Current Issue - September/October 2022 - Vol 25 Issue 6


  1. 2022;25;E795-E803Ultrasound-guided Retrolaminar Block Versus Thoracic Epidural Analgesia for Pain Control Following Laparoscopic Cholecystectomy
    Randomized Trial
    Alshaimaa Abdel Fattah Kamel, MD, Khadeja M. Elhossieny, MD, Ahmed S. Hegab, MD, and Dina Abdelhameed Elsadek Salem, MD.

BACKGROUND: Anesthesiologists are always looking for a regional analgesic technique which is easy, safe, has a low complication rate, and provides satisfactory analgesia. A retrolaminar block is a recent modified paravertebral technique for analgesia in  thoracoabdominal procedures with a local anesthetic injected at the retrolaminar site. It has the advantage of being safe and easy compared with traditional thoracic epidural analgesia but is still under investigation.

OBJECTIVE: This study aimed to compare ultrasound-guided bilateral retrolaminar block with ultrasound-guided thoracic epidural analgesia for pain relief after laparoscopic cholecystectomy.

STUDY DESIGN: A prospective randomized double-blinded clinical study.

SETTING: Academic University Hospitals.

METHODS: Fifty-two adult patients were randomly allocated into 2 equal groups at the end of the surgery: Group R (n = 26) received a bilateral ultrasound-guided retrolaminar block with 20 mL of 0.25% bupivacaine and 5 µg/mL adrenaline (1:200000) in each side. Group T (n = 26) received ultrasound-guided thoracic epidural analgesia with 20 mL of 0.25% bupivacaine and 5 µg/mL adrenaline (1:200000).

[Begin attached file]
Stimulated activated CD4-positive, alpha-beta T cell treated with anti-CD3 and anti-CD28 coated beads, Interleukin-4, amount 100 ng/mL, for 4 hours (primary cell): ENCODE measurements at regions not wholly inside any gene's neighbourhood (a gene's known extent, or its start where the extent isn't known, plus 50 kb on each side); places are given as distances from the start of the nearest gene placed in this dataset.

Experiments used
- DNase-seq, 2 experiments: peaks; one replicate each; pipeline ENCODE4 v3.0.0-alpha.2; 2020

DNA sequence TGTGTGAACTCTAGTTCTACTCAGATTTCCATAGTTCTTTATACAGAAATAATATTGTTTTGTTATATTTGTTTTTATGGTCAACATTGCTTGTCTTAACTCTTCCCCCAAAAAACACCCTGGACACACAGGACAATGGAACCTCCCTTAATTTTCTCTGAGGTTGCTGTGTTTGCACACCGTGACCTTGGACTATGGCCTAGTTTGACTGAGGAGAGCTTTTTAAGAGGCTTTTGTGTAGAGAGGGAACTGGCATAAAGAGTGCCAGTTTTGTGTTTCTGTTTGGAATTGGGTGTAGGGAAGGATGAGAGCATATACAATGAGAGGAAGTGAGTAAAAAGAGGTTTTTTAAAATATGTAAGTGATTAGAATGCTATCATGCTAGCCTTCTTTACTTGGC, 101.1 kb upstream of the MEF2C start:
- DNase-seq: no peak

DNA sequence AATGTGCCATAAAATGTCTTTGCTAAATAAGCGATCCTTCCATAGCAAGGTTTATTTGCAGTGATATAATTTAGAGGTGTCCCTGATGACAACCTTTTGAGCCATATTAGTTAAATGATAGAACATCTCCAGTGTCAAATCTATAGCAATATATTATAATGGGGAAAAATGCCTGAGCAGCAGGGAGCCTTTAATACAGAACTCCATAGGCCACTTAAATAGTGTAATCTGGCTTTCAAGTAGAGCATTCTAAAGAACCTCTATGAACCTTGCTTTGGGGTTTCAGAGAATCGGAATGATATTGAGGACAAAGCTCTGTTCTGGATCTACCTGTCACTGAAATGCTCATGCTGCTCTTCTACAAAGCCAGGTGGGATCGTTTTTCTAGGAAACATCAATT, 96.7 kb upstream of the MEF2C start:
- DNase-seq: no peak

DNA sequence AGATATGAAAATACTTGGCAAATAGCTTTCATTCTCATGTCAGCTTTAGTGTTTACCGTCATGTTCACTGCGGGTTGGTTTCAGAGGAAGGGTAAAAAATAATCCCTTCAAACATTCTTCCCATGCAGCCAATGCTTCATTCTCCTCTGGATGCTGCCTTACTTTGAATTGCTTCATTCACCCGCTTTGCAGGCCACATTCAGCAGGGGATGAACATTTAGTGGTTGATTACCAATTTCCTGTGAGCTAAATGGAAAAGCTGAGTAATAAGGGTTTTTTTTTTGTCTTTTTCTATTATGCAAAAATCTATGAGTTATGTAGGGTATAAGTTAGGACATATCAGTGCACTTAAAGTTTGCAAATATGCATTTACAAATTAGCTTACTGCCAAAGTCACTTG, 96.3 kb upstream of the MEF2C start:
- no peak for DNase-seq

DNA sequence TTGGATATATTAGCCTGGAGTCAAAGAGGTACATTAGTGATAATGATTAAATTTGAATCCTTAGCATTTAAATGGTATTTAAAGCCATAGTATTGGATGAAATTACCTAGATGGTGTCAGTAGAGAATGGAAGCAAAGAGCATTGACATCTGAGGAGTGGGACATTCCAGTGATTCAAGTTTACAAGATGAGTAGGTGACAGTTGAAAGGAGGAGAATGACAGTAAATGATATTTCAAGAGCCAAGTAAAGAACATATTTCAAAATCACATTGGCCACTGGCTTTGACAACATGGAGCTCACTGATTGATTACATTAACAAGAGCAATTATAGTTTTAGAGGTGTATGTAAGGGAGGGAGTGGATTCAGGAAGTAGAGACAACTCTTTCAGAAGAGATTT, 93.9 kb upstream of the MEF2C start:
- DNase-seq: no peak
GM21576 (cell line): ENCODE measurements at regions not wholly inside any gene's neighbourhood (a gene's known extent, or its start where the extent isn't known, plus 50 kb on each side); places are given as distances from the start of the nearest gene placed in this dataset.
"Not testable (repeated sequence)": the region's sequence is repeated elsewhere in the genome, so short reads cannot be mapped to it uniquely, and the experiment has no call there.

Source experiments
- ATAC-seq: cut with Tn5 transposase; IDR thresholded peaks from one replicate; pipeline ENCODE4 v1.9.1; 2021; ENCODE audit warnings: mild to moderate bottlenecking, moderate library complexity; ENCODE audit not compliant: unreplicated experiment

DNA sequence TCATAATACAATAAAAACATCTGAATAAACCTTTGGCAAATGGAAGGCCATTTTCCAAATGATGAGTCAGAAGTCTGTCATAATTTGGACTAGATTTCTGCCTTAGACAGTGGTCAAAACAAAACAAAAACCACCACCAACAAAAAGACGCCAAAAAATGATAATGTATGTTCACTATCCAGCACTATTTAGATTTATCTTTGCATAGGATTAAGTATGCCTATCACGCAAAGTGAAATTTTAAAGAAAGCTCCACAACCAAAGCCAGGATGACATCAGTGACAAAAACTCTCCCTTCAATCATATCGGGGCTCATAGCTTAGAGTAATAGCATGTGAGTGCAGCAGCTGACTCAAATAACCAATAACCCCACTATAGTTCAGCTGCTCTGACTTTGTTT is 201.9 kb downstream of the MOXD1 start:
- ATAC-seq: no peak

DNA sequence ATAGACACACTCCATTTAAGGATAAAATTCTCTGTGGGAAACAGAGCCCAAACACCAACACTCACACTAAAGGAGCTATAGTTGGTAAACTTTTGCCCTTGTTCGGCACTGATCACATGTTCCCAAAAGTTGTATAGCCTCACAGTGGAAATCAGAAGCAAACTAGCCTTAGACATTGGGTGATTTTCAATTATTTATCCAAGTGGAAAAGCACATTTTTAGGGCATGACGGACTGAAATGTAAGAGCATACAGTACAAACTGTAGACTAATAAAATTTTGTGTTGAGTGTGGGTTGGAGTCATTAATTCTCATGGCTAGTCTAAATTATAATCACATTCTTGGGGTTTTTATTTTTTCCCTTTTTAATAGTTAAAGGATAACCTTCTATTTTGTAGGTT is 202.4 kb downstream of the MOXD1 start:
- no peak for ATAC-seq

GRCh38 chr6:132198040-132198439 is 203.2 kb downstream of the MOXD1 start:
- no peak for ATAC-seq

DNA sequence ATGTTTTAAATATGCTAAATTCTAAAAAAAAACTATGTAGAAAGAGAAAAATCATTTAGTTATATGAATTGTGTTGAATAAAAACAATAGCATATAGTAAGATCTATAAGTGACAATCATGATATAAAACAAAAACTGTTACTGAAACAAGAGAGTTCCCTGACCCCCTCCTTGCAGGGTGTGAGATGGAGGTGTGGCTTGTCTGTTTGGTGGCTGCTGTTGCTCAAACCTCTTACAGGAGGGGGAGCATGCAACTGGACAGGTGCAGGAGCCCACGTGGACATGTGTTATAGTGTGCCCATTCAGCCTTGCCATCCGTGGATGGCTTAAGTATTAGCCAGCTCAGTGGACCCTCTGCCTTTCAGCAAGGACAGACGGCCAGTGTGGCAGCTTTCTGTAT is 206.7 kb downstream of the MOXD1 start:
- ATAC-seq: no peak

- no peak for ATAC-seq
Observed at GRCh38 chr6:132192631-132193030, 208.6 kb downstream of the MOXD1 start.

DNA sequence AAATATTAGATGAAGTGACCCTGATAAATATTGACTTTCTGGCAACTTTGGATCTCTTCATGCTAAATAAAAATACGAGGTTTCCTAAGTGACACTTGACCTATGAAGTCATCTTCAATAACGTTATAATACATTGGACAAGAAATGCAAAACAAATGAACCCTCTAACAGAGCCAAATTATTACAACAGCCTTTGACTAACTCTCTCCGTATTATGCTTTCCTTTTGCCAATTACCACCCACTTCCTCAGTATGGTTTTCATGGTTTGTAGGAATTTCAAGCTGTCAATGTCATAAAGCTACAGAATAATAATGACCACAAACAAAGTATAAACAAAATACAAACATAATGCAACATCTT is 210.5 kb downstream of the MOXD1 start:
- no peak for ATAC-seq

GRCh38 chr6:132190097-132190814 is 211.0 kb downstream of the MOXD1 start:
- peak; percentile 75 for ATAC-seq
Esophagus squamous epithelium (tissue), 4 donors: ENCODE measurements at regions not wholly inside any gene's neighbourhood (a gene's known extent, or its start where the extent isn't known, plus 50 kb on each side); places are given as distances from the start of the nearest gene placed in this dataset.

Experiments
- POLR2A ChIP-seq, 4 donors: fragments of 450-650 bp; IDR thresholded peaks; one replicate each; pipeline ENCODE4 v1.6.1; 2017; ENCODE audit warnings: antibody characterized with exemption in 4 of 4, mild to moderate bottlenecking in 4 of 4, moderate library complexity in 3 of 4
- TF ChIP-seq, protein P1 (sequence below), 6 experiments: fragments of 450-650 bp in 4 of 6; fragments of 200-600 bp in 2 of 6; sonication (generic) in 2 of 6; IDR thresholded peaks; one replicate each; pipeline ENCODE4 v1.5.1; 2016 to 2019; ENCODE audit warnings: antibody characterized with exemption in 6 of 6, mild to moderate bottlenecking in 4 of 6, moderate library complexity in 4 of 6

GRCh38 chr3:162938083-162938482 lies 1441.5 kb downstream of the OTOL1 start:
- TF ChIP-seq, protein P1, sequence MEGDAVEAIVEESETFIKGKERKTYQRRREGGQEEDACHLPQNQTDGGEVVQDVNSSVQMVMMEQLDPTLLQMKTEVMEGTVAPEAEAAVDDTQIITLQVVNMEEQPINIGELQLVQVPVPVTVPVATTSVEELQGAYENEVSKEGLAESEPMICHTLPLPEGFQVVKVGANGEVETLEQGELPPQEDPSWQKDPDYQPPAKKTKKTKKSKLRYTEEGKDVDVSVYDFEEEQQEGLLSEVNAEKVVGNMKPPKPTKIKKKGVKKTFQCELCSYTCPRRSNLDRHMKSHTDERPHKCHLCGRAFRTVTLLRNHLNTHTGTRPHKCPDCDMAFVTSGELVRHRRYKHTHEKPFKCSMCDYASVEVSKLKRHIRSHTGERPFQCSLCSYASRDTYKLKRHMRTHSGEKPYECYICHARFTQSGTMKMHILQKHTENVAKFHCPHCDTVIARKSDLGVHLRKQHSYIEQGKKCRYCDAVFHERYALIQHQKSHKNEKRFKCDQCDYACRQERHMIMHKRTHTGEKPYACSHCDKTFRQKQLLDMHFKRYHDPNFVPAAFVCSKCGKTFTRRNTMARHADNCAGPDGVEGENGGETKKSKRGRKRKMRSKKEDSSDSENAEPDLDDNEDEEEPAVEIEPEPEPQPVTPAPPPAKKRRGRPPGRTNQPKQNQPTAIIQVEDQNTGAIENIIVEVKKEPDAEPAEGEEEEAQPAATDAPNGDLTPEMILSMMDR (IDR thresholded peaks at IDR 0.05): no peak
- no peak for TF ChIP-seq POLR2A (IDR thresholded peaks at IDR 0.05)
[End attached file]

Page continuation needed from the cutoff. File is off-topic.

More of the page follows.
RESULTS: The Numeric Rating Scale  scores both at rest and during cough were statistically significantly lower in Group R compared with Group T at 30 minutes and one hour postoperatively. The pain scores were statistically significantly lower for about 4 hours in Group R group compared with 6 hours in Group T. The time for the first call of nalbuphine was highly statistically significantly shorter in Group R group (233.04 ± 5.27 minutes) compared with Group T (353.77 ± 5.16 minutes) (mean difference -120.37, (95% CI,  -123.6 to -117.8) P < 0.001. The total amount of nalbuphine consumption in the first 12 hours was statistically significantly decreased in Group T (17.31 ± 5.52 mg) compared with Group R (27.69 ± 5.52 mg) (Mean difference 10.4, 95% CI  7.3-13.5), P < 0.001. The total number of patients who developed nausea and vomiting were statistically significantly greater in Group T (9 patients) compared with Group R group (3 patients), P = 0.04. Moreover, hypotension was statistically significantly more common among patients in Group T group (10 patients) compared with Group R (3 patients), P = 0.025. Both groups were comparable regarding patient satisfaction.

LIMITATIONS: There is limited literature in the field of the present study and sensory dermatome assessment, but this does not affect the results as we used an ultrasound-guided technique.

CONCLUSIONS: A single injection retrolaminar block provides adequate postoperative pain relief for about 4 hours compared with a single shot thoracic epidural that lasts about 6 hours. Patient satisfaction with both techniques was the same; about two-thirds of the patients were satisfied or very satisfied with either block.

KEY WORDS: Retrolaminar block, thoracic epidural, pain relief, laparoscopic cholecystectomy